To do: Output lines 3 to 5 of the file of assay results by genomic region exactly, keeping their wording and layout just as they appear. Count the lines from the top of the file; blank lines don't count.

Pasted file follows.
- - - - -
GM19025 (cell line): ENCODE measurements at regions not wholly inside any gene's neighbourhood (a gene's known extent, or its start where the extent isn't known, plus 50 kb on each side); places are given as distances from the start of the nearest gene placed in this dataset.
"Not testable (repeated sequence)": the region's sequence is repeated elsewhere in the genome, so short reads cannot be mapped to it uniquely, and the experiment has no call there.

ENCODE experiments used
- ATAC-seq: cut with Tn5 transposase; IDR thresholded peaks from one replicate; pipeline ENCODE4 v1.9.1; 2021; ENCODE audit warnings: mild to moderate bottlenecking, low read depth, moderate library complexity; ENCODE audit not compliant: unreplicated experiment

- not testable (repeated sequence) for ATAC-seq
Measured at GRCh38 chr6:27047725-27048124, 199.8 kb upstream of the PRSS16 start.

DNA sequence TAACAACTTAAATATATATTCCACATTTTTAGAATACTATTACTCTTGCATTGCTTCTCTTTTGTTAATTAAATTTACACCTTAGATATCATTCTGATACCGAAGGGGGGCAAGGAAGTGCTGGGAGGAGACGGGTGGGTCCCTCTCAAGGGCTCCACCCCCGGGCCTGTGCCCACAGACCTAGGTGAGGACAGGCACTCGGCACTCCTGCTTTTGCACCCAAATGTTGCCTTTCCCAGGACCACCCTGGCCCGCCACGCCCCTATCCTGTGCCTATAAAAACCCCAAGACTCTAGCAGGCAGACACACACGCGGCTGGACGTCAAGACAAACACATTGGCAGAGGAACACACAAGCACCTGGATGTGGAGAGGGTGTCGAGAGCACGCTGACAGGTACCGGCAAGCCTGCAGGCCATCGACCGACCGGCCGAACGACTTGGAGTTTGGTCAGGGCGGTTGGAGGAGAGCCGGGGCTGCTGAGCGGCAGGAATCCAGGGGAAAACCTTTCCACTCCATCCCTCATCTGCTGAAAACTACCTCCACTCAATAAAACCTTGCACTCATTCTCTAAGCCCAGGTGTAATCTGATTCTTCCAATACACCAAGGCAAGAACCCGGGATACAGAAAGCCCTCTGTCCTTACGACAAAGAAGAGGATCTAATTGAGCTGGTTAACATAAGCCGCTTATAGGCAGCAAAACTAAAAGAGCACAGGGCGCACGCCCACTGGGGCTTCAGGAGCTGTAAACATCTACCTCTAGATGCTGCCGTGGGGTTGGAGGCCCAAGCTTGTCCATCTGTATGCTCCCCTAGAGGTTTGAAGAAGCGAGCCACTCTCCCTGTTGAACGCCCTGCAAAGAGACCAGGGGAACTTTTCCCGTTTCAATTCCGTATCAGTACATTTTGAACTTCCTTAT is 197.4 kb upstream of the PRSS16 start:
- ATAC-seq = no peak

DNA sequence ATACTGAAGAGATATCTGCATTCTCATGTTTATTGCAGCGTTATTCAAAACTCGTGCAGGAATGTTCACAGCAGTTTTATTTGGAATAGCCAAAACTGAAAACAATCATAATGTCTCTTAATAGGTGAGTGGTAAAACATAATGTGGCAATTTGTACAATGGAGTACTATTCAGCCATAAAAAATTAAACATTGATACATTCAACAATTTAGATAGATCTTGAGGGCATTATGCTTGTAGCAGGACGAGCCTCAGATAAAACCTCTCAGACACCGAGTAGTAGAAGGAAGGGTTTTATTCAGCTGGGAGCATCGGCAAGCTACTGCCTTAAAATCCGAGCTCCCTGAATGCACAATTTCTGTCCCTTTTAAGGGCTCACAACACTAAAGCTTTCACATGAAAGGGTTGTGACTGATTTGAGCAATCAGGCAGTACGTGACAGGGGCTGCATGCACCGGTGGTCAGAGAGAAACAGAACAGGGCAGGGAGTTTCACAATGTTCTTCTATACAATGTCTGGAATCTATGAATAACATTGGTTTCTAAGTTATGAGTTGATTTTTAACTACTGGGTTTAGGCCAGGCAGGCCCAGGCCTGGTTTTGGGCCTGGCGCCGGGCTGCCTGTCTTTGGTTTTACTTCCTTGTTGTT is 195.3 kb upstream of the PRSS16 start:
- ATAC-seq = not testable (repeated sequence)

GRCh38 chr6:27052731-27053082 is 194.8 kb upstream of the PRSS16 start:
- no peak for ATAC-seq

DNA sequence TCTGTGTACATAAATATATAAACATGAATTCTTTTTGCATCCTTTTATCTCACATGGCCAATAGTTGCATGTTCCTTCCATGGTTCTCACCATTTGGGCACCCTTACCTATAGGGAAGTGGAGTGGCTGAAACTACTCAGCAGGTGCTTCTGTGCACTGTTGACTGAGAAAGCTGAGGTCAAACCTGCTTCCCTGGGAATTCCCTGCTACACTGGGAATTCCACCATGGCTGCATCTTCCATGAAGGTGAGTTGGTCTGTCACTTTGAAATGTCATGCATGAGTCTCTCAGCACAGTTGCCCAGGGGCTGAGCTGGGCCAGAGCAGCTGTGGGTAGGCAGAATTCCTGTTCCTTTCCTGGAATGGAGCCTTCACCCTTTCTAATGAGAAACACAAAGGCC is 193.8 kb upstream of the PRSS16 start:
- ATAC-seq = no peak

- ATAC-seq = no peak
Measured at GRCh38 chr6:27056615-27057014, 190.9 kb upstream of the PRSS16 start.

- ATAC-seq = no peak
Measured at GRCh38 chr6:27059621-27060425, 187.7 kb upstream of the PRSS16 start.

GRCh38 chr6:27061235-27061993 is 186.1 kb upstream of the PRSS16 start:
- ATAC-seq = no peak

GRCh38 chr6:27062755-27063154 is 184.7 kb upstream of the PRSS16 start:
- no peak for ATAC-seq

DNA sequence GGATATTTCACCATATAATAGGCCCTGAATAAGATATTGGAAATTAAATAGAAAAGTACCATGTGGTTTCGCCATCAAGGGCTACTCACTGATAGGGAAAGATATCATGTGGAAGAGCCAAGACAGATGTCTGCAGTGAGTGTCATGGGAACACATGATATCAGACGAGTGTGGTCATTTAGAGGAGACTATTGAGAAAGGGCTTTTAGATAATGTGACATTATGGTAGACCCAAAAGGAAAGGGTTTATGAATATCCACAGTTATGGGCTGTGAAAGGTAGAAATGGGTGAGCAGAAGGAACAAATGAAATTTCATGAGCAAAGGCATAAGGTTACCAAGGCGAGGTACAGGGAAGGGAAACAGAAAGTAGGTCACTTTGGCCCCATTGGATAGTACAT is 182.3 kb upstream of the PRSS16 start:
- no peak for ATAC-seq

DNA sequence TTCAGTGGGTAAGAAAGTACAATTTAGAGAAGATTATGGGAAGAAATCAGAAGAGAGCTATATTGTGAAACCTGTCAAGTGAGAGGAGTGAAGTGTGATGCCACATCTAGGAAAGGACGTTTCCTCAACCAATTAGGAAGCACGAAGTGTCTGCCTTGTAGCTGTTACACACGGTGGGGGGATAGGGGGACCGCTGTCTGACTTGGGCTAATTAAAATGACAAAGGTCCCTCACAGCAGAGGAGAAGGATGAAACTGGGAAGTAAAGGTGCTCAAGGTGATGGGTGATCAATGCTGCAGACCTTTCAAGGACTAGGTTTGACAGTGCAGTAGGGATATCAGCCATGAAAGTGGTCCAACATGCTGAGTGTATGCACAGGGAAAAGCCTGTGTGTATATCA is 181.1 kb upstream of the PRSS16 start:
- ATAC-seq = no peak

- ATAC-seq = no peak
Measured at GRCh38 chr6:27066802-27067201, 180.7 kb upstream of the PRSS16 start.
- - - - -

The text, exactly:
ENCODE experiments used
- ATAC-seq: cut with Tn5 transposase; IDR thresholded peaks from one replicate; pipeline ENCODE4 v1.9.1; 2021; ENCODE audit warnings: mild to moderate bottlenecking, low read depth, moderate library complexity; ENCODE audit not compliant: unreplicated experiment

- not testable (repeated sequence) for ATAC-seq